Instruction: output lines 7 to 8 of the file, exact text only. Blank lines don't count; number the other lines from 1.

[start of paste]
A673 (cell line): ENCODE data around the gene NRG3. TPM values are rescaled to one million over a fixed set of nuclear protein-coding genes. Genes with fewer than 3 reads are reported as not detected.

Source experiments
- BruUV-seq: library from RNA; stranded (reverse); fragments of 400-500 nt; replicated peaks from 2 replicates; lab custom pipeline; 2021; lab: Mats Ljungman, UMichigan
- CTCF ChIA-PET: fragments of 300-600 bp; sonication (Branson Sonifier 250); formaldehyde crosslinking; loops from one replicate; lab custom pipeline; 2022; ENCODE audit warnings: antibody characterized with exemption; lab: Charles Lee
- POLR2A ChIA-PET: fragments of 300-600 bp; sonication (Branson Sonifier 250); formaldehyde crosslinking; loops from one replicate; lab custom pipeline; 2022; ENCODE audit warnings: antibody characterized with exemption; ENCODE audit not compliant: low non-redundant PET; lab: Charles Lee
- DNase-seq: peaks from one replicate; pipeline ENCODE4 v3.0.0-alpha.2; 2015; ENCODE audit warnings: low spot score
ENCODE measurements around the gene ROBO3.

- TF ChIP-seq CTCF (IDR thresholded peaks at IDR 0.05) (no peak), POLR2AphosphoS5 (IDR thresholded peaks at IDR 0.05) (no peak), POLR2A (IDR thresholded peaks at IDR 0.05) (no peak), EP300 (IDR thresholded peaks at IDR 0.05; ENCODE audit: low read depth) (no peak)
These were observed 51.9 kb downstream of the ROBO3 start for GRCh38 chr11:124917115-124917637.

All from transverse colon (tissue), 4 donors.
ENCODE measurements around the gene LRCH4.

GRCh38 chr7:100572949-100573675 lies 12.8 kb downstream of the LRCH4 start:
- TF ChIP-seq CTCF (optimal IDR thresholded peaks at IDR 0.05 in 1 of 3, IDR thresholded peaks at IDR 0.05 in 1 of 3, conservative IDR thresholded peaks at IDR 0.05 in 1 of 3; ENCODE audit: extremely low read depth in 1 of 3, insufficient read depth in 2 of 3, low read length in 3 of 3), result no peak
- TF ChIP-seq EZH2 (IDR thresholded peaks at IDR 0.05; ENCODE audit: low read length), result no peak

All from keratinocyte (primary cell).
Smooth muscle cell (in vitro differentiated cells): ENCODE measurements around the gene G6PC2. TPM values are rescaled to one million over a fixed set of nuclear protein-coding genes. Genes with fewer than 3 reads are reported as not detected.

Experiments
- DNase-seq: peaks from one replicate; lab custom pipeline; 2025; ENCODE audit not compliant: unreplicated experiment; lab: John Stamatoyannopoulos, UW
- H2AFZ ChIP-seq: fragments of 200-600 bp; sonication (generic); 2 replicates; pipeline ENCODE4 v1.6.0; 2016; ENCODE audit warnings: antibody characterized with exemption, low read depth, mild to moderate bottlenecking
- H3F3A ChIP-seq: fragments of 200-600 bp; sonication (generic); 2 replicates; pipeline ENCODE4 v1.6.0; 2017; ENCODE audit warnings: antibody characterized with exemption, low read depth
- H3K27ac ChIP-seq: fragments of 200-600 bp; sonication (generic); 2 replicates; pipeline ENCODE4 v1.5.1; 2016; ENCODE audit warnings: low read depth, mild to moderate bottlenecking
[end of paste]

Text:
ENCODE measurements around the gene ROBO3.

- TF ChIP-seq CTCF (IDR thresholded peaks at IDR 0.05) (no peak), POLR2AphosphoS5 (IDR thresholded peaks at IDR 0.05) (no peak), POLR2A (IDR thresholded peaks at IDR 0.05) (no peak), EP300 (IDR thresholded peaks at IDR 0.05; ENCODE audit: low read depth) (no peak)